Overall, an All Hands on Deck drug prevention program centers on education, resiliency to peer pressure and relying on both educators as well as school nursing staff to be on the front lines for educating students. To assist the educators and health care providers, many partner with local and state organizations to ensure that the latest information and training is available.
The End of Just Say No? The Country’s Approach Forks
The United States is headed down different directions with its drug education in 2018. In recent months, several states have expanded their medical cannabis programs to allow opioid-based prescriptions and addictions to qualify for a medical cannabis card. The move has been taken up by states like New York, New Jersey, and Pennsylvania, where overdoses have spiked severely in the aftermath of opioids.
Several major cities from New York City to San Francisco have considered taking up additional methods, including the controversial practice of supervised injection sites. A growing number of cities from Philadelphia to Seattle have now announced efforts to go forward with sites similar to ones found in roughly 100 locations across 66 major global cities suffering with opioid addiction. Seattle became the first to announce plans and was almost shut down by the opposition.
While their alternative solution was not clear, safe injection sites is one method the current President opposes in favor of ad campaigns. Instead of rehashing the ‘80s and ‘90s style ads, the current administration is taking a more aggressive approach – falling in-line with the President’s often brash approach to problem solving. Such messaging includes imagery that is potentially uncomfortable for viewers, with tones reminiscent of texting and driving adverts across the globe:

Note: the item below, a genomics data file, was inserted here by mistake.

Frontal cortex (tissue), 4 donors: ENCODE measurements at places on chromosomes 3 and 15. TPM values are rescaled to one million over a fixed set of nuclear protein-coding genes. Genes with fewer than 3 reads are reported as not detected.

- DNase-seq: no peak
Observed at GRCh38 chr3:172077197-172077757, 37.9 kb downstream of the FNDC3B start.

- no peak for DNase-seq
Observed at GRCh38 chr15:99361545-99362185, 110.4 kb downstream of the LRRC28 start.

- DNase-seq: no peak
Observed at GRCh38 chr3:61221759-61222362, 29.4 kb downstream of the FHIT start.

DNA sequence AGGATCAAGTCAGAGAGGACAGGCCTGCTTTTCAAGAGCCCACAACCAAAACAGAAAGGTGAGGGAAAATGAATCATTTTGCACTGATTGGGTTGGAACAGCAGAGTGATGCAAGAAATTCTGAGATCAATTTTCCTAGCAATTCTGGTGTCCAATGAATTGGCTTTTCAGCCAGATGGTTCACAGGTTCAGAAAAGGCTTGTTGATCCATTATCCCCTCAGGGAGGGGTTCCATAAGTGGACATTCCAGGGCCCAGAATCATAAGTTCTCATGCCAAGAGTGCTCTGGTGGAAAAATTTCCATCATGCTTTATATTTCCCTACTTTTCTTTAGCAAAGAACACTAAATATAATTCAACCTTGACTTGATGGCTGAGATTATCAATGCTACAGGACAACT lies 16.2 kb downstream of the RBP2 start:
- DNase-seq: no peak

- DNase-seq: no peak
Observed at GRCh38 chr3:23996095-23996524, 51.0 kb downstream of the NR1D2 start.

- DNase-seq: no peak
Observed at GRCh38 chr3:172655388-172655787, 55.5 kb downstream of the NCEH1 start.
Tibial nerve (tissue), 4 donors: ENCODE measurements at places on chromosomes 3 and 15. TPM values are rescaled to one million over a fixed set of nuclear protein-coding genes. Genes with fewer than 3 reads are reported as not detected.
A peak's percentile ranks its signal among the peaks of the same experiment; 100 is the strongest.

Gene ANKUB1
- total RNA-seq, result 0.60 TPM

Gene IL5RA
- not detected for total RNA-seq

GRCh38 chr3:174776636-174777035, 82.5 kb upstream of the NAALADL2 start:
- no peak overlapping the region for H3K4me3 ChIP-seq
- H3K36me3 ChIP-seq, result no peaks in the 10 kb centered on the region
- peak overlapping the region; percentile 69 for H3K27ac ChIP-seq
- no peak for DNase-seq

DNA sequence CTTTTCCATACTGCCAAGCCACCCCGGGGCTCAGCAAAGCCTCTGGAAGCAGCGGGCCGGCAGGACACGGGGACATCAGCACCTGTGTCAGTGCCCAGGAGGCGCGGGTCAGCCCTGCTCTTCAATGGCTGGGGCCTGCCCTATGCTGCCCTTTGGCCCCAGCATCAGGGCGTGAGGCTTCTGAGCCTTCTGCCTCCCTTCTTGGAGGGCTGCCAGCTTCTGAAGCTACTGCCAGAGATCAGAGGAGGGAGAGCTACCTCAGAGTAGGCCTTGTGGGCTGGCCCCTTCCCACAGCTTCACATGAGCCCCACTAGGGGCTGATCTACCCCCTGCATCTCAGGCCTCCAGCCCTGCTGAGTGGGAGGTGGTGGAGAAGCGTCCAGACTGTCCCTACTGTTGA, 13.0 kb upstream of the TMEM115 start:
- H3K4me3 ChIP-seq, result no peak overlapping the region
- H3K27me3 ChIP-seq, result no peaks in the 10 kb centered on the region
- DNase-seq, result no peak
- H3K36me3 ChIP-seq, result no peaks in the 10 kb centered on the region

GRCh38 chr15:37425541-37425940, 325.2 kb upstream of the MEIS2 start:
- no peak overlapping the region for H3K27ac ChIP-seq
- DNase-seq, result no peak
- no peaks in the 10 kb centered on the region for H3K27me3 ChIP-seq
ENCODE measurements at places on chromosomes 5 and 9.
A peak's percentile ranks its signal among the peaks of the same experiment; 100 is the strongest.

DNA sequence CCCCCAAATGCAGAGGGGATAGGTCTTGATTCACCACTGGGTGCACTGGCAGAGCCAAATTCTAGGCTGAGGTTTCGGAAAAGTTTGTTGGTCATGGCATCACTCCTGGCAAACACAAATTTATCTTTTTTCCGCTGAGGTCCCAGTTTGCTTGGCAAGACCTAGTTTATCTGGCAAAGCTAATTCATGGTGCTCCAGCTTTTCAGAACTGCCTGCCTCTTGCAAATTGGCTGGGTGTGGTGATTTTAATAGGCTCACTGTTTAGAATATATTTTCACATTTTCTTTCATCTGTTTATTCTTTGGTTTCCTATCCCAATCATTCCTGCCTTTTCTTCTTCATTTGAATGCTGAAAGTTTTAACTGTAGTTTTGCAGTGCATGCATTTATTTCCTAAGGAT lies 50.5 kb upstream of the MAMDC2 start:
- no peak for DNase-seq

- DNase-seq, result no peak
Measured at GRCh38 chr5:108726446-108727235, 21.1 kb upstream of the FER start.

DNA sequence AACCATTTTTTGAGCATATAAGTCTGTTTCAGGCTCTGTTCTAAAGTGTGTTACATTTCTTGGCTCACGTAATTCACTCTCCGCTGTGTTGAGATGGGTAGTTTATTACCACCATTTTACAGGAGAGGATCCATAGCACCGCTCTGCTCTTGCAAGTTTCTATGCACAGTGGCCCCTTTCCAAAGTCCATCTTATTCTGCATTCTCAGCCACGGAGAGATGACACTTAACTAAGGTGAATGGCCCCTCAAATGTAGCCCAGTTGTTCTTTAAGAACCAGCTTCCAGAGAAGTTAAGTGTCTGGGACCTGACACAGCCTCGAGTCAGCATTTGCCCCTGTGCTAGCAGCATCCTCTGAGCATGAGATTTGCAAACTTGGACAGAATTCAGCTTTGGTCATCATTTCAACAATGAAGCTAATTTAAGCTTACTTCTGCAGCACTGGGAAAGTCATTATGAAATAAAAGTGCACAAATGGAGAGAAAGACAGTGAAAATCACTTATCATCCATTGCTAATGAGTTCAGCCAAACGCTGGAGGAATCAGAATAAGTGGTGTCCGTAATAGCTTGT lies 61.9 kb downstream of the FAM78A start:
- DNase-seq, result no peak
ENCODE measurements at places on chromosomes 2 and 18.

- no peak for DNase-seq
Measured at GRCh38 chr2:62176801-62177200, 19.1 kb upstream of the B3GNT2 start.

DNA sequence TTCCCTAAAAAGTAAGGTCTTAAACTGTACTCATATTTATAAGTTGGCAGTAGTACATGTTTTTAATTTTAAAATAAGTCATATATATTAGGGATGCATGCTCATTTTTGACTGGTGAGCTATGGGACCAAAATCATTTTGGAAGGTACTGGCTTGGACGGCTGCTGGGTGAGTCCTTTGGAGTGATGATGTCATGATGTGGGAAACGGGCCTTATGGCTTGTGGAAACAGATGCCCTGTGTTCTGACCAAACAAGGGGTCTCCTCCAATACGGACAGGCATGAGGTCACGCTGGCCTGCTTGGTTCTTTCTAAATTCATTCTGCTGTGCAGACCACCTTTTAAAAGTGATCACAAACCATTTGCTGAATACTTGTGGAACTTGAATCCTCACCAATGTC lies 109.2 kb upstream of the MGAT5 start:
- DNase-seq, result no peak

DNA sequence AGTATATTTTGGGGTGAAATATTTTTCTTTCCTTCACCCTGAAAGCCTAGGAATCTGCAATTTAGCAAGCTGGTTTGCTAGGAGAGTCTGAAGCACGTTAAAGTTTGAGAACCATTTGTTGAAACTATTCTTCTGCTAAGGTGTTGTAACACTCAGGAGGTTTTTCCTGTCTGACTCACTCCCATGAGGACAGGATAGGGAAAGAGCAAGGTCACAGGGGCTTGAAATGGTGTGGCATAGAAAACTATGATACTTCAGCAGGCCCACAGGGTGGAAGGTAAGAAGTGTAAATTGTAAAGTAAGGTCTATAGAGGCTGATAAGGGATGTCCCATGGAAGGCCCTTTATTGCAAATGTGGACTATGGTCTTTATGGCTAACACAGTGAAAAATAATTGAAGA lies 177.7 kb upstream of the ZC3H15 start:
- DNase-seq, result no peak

The use of ad campaigns is controversial in itself as past iterations of the efforts failed at a costly rate. Figures estimate that the U.S. government spent close to $1 billion on its anti-drug ad campaign from 1998 to 2004. A 2008 study into its effectiveness showed the campaign had no positive effects and may have even further influenced others to try drugs.
While it is highly unlikely that this current administration would consider an expansion to supervised injection sites, a recent one-year study of Montreal’s program saw a rise in users as the program went on. Though falling short of the expected 200 to 300 daily visits, the importance of the sites could still be felt in the lives saved through an alternative approach to addiction care.
Currently, no one approach has been determined to be the clear-cut best alternative to treating and preventing drug use in adults and children today. The end of Just Say No may be overstated as the hyper-aggressive campaign from the government could prove effective. However, alternative methods like Being Adept, the various communal All Hands on Deck approaches and medical cannabis as an alternative could prove to be the most viable methods in current application.
In the end, the most effective approach is not the concern. Rather, it is the lives at stake. From children to individuals already gripped by addiction, new and revised older-era methods could provide the solution for cities like Philadelphia that have an estimated 70,000 opioid users alone. Whatever it takes, let’s hope it’s already making an impact.